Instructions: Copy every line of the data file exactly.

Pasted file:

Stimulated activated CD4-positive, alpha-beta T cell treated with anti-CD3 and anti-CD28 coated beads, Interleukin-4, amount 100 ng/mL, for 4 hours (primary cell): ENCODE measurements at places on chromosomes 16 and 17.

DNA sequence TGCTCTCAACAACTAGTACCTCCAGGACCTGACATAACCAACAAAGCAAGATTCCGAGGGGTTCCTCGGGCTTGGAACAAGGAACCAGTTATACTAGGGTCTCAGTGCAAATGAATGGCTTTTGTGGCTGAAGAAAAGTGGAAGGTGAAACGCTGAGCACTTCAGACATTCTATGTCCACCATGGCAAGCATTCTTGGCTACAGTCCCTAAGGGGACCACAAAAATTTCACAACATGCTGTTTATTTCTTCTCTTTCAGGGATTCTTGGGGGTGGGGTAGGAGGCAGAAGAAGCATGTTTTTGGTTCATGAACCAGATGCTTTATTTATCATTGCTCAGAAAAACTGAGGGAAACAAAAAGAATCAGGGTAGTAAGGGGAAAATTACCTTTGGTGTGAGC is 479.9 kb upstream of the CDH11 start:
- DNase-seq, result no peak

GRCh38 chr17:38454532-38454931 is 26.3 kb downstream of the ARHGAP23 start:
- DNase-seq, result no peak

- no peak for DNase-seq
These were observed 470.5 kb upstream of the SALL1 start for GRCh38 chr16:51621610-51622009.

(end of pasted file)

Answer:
Stimulated activated CD4-positive, alpha-beta T cell treated with anti-CD3 and anti-CD28 coated beads, Interleukin-4, amount 100 ng/mL, for 4 hours (primary cell): ENCODE measurements at places on chromosomes 16 and 17.

DNA sequence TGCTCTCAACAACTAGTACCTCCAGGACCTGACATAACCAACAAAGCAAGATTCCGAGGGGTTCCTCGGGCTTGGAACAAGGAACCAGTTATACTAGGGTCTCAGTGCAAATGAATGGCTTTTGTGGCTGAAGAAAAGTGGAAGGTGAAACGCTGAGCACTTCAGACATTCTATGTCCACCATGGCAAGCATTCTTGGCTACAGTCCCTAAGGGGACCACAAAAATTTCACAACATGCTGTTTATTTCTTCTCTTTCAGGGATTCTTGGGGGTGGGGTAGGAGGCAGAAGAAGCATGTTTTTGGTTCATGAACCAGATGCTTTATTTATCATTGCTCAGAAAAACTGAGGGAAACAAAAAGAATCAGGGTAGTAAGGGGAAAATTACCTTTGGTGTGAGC is 479.9 kb upstream of the CDH11 start:
- DNase-seq, result no peak

GRCh38 chr17:38454532-38454931 is 26.3 kb downstream of the ARHGAP23 start:
- DNase-seq, result no peak

- no peak for DNase-seq
These were observed 470.5 kb upstream of the SALL1 start for GRCh38 chr16:51621610-51622009.